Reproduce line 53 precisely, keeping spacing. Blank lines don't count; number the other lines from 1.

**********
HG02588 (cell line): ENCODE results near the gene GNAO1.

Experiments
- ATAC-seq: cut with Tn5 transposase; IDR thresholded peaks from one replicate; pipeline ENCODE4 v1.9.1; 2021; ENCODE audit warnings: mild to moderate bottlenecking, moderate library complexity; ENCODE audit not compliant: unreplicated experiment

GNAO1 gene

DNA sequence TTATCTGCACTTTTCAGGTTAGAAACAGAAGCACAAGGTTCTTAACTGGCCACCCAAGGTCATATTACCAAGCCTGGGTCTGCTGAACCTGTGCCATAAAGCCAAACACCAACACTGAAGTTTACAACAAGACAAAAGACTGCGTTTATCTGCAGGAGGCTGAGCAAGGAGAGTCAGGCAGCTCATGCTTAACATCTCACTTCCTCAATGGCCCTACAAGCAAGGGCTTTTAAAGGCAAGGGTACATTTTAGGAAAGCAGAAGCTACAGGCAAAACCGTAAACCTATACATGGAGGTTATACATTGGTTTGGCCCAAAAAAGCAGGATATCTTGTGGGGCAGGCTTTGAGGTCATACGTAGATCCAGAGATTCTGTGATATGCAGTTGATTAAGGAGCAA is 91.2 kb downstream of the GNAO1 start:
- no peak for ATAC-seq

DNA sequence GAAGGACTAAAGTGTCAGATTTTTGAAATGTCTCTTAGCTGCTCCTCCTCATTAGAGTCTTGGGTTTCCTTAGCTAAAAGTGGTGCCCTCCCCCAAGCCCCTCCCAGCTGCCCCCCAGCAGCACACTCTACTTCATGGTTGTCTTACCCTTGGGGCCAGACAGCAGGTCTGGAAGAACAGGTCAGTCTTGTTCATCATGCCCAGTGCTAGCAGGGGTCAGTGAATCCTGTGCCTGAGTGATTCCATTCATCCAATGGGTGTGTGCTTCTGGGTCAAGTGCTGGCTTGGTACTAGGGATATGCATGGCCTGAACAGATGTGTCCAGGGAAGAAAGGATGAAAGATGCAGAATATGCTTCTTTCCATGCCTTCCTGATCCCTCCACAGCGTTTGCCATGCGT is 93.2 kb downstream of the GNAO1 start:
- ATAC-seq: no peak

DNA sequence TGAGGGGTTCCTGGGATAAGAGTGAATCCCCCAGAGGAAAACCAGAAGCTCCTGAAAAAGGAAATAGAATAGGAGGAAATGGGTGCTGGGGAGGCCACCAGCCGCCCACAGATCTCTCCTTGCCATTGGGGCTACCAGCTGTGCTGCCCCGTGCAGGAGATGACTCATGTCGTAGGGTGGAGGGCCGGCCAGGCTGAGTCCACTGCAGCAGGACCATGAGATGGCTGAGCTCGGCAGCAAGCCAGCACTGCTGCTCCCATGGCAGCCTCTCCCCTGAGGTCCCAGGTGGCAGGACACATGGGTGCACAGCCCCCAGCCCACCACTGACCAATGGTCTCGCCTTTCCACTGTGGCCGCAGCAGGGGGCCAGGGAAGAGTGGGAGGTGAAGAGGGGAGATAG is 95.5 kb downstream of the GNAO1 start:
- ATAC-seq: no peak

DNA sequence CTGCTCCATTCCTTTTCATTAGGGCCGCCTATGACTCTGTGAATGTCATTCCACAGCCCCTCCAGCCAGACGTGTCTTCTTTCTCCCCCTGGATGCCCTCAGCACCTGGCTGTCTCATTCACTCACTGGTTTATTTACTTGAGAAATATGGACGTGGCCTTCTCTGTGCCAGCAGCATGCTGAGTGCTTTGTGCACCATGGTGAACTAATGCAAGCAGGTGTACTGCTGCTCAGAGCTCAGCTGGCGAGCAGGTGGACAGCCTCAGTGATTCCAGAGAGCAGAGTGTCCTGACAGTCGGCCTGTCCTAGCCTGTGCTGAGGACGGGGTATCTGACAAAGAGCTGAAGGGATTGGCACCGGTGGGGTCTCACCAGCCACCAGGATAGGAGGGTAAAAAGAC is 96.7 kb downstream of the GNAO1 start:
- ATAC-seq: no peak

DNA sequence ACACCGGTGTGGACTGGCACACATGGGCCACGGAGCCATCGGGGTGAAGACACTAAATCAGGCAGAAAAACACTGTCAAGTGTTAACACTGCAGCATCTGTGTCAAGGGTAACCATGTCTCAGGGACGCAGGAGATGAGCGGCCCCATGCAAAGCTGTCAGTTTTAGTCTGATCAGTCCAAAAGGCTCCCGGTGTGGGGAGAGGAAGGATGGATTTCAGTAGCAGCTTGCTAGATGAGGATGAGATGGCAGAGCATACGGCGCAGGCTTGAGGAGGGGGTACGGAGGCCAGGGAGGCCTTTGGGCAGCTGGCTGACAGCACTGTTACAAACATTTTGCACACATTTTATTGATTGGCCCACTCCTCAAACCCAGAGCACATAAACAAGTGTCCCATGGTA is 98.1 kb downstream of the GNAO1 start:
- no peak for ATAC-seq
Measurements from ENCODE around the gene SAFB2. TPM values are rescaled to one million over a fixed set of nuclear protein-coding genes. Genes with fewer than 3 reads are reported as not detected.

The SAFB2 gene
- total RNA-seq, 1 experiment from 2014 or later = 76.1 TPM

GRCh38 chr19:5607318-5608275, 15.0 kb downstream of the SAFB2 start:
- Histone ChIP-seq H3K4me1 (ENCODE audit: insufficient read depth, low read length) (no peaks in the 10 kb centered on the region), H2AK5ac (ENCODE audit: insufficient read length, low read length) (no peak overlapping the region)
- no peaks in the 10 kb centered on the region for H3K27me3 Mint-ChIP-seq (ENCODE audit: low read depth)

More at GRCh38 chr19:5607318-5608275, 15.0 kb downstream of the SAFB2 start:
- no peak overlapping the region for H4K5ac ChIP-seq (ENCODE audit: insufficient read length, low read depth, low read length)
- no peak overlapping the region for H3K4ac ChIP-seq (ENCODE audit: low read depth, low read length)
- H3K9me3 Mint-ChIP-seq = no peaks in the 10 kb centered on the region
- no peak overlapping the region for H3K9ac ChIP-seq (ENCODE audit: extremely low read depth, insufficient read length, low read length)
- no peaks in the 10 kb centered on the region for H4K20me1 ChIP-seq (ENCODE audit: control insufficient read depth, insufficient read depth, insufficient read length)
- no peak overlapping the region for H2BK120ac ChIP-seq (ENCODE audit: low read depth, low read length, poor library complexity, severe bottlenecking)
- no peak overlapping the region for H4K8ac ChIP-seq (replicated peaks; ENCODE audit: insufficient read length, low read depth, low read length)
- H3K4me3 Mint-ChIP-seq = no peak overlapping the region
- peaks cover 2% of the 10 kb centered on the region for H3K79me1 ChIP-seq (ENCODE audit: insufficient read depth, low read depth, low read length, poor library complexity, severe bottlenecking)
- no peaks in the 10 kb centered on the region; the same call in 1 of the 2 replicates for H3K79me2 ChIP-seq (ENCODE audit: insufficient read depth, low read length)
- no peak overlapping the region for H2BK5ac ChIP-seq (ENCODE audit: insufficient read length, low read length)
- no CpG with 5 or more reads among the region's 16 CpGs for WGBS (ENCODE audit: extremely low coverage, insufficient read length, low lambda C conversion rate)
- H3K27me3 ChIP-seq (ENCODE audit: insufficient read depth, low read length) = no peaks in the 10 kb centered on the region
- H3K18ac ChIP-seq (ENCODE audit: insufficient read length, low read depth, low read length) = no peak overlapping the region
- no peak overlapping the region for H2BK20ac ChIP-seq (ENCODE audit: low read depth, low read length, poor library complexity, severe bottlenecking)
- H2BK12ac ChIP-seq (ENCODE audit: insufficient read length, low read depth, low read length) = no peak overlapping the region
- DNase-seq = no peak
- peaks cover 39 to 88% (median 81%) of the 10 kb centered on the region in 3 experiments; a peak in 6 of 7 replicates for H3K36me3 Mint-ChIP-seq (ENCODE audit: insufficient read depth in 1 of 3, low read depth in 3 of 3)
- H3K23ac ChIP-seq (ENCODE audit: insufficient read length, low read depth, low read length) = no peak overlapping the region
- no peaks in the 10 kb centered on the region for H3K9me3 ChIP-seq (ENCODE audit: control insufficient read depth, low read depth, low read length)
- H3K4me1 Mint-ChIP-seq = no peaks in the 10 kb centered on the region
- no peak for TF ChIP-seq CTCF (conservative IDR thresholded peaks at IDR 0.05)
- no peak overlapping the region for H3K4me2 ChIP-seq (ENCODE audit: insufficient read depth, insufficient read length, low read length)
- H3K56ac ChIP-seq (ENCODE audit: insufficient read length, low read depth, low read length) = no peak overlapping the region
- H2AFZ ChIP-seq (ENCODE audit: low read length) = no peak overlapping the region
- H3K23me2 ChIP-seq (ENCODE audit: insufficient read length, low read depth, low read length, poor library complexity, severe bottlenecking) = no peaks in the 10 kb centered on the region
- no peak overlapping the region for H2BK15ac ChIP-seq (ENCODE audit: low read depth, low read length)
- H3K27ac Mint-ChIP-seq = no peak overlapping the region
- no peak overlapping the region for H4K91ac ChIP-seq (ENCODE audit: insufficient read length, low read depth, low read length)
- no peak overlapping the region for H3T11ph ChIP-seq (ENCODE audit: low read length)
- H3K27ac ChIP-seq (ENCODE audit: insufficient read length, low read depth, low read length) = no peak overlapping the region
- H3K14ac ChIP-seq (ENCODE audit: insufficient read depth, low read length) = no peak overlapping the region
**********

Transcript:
- H3K14ac ChIP-seq (ENCODE audit: insufficient read depth, low read length) = no peak overlapping the region